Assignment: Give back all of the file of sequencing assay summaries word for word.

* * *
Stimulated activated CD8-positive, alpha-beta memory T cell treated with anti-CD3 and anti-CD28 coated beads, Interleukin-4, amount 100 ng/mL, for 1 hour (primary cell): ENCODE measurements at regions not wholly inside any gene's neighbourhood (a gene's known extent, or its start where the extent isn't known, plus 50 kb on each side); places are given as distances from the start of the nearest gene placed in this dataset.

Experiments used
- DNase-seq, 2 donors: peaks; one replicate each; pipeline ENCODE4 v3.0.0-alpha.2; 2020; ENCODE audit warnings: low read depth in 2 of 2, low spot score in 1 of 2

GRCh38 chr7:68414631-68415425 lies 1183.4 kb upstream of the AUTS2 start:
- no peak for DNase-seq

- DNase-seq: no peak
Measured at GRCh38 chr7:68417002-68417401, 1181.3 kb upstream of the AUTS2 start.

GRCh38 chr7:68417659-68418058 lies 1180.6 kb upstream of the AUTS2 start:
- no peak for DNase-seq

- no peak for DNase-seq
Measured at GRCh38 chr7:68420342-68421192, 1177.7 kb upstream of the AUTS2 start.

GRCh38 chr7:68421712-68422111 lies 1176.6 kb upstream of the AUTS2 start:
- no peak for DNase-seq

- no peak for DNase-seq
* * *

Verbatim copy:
Stimulated activated CD8-positive, alpha-beta memory T cell treated with anti-CD3 and anti-CD28 coated beads, Interleukin-4, amount 100 ng/mL, for 1 hour (primary cell): ENCODE measurements at regions not wholly inside any gene's neighbourhood (a gene's known extent, or its start where the extent isn't known, plus 50 kb on each side); places are given as distances from the start of the nearest gene placed in this dataset.

Experiments used
- DNase-seq, 2 donors: peaks; one replicate each; pipeline ENCODE4 v3.0.0-alpha.2; 2020; ENCODE audit warnings: low read depth in 2 of 2, low spot score in 1 of 2

GRCh38 chr7:68414631-68415425 lies 1183.4 kb upstream of the AUTS2 start:
- no peak for DNase-seq

- DNase-seq: no peak
Measured at GRCh38 chr7:68417002-68417401, 1181.3 kb upstream of the AUTS2 start.

GRCh38 chr7:68417659-68418058 lies 1180.6 kb upstream of the AUTS2 start:
- no peak for DNase-seq

- no peak for DNase-seq
Measured at GRCh38 chr7:68420342-68421192, 1177.7 kb upstream of the AUTS2 start.

GRCh38 chr7:68421712-68422111 lies 1176.6 kb upstream of the AUTS2 start:
- no peak for DNase-seq

- no peak for DNase-seq